Yes, times are changing and the way people shop is changing too.  If the guy is too old or mentally too old to adapt to the modern market trends which is online shopping, then maybe it's time for him to thow in the towel.  But same can be said for other brick and mortar operations.  Adapt or die.  Horse and buggy gave way to automobiles too.  

 

^From the young model railroaders tired of being used as a bad argument in straw man's arguments all I can say is... thank you for stating all of the above.

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Posted by xboxtravis7992 on Friday, February 14, 2020 7:49 PM

selector

 

 
riogrande5761

Noting the comments of the retiring owner, they seem a bit out-of-touch.  Blame the closing on kids attached to there phones and interests changing.  IMO, easy straw-men to knock down.

Yes, times are changing and the way people shop is changing too.  If the guy is too old or mentally too old to adapt to the modern market trends which is online shopping, then maybe it's time for him to thow in the towel.  But same can be said for other brick and mortar operations.  Adapt or die.  Horse and buggy gave way to automobiles too.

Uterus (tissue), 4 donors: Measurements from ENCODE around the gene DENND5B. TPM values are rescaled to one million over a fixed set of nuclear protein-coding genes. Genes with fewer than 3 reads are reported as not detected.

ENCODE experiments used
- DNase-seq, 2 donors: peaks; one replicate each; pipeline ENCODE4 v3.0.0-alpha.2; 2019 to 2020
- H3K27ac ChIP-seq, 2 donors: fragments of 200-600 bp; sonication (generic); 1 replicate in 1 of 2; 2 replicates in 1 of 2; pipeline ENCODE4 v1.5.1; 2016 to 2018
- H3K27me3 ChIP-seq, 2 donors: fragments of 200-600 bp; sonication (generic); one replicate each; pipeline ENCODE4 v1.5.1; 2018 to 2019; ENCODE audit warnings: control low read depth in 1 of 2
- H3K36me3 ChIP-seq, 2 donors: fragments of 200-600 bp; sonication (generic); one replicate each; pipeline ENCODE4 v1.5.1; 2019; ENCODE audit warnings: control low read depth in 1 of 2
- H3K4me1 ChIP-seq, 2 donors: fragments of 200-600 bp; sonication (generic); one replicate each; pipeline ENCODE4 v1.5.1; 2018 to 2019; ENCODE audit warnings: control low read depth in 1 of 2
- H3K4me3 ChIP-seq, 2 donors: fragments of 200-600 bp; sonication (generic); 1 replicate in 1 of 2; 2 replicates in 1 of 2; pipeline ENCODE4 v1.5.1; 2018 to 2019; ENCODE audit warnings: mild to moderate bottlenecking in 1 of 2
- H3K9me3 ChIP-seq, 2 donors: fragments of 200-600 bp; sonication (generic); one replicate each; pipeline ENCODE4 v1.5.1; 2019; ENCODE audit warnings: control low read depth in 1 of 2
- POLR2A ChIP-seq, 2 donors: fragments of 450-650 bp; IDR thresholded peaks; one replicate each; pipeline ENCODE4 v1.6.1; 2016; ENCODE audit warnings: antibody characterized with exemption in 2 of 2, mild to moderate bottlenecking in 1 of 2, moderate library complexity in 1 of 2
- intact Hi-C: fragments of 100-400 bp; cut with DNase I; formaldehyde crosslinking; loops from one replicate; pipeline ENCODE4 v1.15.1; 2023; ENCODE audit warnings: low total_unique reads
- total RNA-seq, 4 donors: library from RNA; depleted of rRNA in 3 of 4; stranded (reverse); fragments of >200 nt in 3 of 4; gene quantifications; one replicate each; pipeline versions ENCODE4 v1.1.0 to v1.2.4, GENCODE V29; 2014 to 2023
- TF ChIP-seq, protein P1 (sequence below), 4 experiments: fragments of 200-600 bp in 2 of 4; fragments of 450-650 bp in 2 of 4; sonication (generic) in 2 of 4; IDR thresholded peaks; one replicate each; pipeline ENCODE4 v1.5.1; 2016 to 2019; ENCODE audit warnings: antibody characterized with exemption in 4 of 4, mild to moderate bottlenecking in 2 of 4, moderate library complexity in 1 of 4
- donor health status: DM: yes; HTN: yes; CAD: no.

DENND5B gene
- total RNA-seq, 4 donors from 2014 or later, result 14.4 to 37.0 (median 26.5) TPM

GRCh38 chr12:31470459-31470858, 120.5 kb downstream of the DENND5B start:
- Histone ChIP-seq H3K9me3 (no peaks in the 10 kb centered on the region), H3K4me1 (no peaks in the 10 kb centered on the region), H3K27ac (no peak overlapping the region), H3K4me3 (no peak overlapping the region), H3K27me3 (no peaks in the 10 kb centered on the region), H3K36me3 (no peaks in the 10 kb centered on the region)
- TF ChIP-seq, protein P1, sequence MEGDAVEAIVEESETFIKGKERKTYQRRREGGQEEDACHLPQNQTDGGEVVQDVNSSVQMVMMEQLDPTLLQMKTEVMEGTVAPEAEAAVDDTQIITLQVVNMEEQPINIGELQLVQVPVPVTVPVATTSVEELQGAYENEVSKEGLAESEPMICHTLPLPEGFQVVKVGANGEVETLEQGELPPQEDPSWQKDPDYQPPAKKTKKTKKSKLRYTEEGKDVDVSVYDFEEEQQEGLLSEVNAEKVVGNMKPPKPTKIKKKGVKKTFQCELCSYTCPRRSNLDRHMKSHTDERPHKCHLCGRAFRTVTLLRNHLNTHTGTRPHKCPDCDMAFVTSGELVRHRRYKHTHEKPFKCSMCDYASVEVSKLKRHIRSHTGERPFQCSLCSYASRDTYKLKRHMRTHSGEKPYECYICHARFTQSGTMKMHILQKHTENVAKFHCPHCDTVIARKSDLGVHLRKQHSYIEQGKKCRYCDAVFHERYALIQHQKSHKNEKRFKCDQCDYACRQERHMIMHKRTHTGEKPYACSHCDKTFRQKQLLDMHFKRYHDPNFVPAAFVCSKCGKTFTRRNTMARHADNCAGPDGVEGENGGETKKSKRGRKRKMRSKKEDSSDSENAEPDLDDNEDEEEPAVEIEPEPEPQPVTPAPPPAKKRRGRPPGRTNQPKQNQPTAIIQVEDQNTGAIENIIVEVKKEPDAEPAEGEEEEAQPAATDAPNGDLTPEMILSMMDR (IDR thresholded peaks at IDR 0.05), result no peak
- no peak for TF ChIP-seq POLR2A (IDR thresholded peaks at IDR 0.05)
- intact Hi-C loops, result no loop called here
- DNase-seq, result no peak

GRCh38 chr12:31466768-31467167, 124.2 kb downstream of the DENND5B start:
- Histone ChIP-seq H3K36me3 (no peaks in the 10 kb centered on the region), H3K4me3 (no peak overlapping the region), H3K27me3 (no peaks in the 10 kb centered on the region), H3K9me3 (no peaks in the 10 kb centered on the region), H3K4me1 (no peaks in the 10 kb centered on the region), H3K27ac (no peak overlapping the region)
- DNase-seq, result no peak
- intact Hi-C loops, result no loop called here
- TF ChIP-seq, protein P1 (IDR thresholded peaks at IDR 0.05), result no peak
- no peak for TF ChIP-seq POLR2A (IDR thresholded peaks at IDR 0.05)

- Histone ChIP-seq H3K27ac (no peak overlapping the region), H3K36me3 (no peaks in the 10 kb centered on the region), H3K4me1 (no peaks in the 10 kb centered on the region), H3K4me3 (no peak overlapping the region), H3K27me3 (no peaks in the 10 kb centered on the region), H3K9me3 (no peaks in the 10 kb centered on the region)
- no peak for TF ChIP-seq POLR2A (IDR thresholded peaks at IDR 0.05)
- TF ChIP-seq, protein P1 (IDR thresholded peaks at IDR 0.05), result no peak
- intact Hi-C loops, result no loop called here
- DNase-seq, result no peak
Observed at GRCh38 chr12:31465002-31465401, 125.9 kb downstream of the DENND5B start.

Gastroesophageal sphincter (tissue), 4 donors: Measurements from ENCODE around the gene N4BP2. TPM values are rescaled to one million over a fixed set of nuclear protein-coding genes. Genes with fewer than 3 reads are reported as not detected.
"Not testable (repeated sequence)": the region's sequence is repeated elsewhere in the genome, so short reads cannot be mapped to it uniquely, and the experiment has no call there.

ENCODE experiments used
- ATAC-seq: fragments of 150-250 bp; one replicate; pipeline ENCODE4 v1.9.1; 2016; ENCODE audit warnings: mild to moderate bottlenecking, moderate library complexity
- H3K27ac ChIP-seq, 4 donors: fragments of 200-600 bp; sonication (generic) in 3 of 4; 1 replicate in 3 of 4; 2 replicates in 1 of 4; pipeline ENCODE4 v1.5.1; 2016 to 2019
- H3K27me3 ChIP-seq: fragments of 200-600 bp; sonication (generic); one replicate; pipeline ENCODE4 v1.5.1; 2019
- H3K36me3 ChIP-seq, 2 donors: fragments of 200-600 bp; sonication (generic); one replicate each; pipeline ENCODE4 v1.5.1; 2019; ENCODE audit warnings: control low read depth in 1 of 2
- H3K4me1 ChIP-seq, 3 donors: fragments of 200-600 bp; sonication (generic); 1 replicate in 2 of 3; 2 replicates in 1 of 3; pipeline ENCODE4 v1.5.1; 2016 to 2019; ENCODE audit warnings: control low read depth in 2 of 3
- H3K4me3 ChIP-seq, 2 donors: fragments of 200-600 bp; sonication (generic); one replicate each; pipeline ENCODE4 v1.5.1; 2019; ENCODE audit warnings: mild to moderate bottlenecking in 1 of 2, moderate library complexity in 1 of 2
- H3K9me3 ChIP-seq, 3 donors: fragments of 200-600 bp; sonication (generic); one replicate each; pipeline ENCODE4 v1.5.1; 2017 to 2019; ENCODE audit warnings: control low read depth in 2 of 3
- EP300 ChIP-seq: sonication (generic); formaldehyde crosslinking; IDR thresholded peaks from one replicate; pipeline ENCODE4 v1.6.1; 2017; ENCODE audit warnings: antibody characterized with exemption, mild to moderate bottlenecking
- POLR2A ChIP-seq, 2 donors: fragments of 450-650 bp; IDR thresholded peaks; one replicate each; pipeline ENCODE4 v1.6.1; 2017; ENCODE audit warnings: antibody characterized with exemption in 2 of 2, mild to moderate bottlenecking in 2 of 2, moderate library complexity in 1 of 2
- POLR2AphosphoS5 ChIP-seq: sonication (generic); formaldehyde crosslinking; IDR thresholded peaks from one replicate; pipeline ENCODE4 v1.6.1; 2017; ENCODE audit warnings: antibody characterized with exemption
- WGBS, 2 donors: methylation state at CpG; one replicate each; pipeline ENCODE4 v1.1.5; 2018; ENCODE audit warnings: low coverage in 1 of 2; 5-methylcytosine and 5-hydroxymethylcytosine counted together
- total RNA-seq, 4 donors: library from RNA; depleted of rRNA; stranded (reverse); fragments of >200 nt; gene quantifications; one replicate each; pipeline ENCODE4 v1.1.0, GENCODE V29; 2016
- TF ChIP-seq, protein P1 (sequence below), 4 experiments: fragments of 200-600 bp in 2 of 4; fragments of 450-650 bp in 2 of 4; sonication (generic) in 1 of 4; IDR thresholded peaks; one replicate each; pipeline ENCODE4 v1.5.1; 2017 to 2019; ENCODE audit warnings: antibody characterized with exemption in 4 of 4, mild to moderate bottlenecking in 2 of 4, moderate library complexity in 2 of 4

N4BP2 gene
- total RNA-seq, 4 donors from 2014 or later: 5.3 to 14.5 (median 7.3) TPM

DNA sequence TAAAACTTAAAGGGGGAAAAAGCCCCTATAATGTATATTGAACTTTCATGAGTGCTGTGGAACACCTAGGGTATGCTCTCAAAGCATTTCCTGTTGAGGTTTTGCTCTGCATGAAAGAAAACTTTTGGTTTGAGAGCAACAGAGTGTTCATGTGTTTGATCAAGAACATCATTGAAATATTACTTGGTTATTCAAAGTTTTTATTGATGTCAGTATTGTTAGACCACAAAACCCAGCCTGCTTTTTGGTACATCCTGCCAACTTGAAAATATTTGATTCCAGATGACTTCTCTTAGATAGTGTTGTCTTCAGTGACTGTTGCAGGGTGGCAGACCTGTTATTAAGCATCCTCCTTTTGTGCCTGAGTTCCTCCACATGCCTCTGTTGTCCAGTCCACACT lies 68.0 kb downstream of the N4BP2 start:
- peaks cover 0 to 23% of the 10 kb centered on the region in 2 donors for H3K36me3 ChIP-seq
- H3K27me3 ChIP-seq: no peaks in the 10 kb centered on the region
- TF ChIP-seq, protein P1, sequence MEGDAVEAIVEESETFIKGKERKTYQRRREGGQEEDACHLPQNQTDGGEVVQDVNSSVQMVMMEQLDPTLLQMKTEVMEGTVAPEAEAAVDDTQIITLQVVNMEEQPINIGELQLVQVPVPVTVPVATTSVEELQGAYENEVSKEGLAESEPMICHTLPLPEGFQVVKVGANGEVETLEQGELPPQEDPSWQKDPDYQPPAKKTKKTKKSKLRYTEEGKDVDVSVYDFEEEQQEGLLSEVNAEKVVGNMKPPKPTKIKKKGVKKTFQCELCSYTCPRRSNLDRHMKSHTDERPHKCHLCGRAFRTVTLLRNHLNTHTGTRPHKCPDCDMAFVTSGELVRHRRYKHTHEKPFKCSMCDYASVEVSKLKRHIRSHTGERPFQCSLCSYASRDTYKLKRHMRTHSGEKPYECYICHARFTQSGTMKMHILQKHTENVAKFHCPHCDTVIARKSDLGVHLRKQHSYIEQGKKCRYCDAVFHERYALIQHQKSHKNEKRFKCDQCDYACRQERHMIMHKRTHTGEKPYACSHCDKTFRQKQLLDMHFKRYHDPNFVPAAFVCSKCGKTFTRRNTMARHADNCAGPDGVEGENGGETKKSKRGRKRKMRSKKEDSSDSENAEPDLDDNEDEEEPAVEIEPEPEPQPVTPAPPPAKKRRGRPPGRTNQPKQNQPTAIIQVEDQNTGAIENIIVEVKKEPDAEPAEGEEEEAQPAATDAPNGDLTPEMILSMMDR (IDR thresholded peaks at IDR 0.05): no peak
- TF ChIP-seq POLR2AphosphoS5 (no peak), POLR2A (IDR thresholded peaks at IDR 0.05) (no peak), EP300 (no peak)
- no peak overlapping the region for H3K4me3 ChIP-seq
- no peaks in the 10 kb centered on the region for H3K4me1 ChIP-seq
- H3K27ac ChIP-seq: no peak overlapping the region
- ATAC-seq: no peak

I hate to fall into the trap (at least, it's almost always a trap) of sweeping generalizations because the more nuanced analysis is usually the more accurate.  However:

a. the millenials and younger are doing less shopping because they aren't very successful at gaining a 'living' wage.  The market these days is the service industry, and that's for people earning $75K an up who can afford to pay for those services.  The youth of today are earning minimum wage, or a few bucks more. So...;

b. On what do they spend their disposable income (let's not get into the still-living-in-mom's-basement stuff.)?  Food.  Delivered increasingly.  That doesn't come cheaply.  Skip the Dishes. Data plans.  New smartphone every 18 months when their provider sends them an email saying they can get the latest-but-one for about $180.  They don't buy cars, they take transit, and they don't save for a house.  They expect that mom will bequeath her house to them in time;

c. Meanwhile, at the other end of the life-span, many of us have begun the dying off of the early boomers, and certainly their parents are either dead or within three or four years of their ends.  It's a dwindling market;